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RD-180 provider seeks additional ULA engine order

The Senate Armed Services Committee’s version of the 2016 NDAA, which exempted a total of nine RD-180 engines, prevailed in the compromise bill hashed out by House and Senate conferees. Credit: ULA

COLORADO SPRINGS — The new chief executive of the U.S.-Russian joint venture that provides RD-180 engines to United Launch Alliance said April 6 he hopes to win an order for additional engines.

During a panel on international cooperation at the 33rd Space Symposium, Michael Baker, CEO of RD Amross, said he expected ULA to make a decision in the near future on buying additional engines as a hedge against any delays in the development of the company’s Vulcan rocket.

“We would like to make more engines and sell them in the U.S.,” said Baker, a former astronaut who became CEO in January after retiring from NASA.

Use of the RD-180 became a political hot potato in 2014, after Russia’s annexation of Crimea led to calls by U.S. lawmakers to end reliance on the engine. That debate, which at one point included legislation that sharply reduced the number of RD-180 engines available to ULA for national security missions, was resolved last year with the passage of the fiscal year 2017 defense authorization act that gives ULA access to as many as 18 engines for national security missions through 2022.

By 2022, ULA hopes to have the Vulcan vehicle certified by the U.S. Air Force for such launches, using either a Blue Origin BE-4 engine or an Aerojet Rocketdyne AR1 engine in place of the RD-180. Baker, though, suggested that additional RD-180 engines could provide a cushion should certification of Vulcan be delayed.

“Those developments can have lots of issues, so they’re really struggling to decide whether they need some more engines or not,” he said of ULA. “I think the decision is going to be made soon to probably buy some more engines.”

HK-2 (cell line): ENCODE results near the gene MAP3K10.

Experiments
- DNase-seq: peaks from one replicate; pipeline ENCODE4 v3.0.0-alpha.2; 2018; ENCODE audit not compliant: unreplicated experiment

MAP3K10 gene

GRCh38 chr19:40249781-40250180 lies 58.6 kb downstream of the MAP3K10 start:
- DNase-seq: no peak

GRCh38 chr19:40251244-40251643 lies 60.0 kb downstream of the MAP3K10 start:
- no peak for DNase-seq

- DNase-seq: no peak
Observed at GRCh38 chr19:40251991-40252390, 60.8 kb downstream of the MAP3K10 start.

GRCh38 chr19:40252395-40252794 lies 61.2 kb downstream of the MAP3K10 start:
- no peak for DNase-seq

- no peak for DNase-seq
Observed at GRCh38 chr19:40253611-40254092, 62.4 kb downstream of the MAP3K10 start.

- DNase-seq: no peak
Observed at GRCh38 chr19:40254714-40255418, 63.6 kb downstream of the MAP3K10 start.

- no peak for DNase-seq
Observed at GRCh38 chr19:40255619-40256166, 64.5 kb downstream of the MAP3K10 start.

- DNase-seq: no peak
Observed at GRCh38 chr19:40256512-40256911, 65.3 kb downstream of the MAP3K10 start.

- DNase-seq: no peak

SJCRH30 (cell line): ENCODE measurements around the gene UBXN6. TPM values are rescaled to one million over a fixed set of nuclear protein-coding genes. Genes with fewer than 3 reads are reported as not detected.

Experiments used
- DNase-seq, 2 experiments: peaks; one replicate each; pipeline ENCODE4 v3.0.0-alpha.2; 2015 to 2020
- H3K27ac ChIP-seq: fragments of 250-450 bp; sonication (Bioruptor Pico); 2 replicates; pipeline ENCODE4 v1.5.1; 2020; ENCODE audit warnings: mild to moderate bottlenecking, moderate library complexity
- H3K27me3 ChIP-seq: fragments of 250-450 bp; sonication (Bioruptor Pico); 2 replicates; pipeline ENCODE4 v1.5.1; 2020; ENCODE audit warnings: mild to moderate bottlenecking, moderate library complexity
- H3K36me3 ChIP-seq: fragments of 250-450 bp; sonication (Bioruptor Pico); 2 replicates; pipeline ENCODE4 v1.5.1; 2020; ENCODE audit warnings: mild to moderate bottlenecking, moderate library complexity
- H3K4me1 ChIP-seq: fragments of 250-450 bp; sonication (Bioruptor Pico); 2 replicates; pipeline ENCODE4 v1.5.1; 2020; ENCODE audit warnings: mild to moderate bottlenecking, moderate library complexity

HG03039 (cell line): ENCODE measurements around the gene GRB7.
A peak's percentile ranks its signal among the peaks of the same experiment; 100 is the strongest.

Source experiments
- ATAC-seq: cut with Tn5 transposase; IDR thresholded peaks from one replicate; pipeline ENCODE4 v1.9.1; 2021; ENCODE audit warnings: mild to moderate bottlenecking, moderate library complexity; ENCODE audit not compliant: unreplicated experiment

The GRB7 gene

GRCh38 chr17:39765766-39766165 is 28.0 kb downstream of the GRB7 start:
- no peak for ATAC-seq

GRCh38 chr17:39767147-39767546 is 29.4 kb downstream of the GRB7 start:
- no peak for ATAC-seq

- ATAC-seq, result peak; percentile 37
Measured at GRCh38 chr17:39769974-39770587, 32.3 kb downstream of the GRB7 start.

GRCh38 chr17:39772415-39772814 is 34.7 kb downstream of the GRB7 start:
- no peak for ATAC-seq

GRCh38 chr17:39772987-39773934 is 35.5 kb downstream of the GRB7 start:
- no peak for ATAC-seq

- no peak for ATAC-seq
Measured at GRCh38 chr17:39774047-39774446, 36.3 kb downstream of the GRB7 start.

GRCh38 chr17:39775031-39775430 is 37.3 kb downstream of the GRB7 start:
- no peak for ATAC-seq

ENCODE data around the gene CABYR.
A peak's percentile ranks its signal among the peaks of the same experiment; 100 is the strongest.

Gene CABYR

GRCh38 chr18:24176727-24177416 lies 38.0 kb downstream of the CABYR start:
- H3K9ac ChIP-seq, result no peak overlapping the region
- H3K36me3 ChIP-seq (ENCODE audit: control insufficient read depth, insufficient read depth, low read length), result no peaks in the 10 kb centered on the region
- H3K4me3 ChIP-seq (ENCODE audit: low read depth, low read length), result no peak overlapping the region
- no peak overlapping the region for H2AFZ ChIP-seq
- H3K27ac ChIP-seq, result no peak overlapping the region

ULA has not publicly stated any interest in purchasing more RD-180 engines. Use of additional engines would require new language in a future authorization bill, although ULA would be free to use the engines for commercial customers as well as for civil government agencies like NASA.

Baker said ULA would need to make a decision soon, given the two-year lead time for producing new engines. The last RD-180 engines under the current agreement are due to be delivered to ULA in 2019. An additional order, he said, would likely push out that final delivery date to 2020 or 2021, and support launches well into 2024.

Even with an additional engine order, the long-term future of RD Amross is not clear. Russia’s NPO Energomash, which builds the RD-180, and United Technologies Corp. are the partners in the joint venture, established in the late 1990s to both import the RD-180 for the Atlas 5 and, ultimately, produce it in the United States. However, domestic production of the RD-180 was never funded.

The Atlas 5 is the only vehicle that currently uses the RD-180. NPO Energomash does provide the RD-181 engine to Orbital ATK for use on its Antares rocket, but those sales are done directly between the companies and not through RD Amross.

SpaceNews.com

Source: Space News

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RD-180 provider seeks additional ULA engine order

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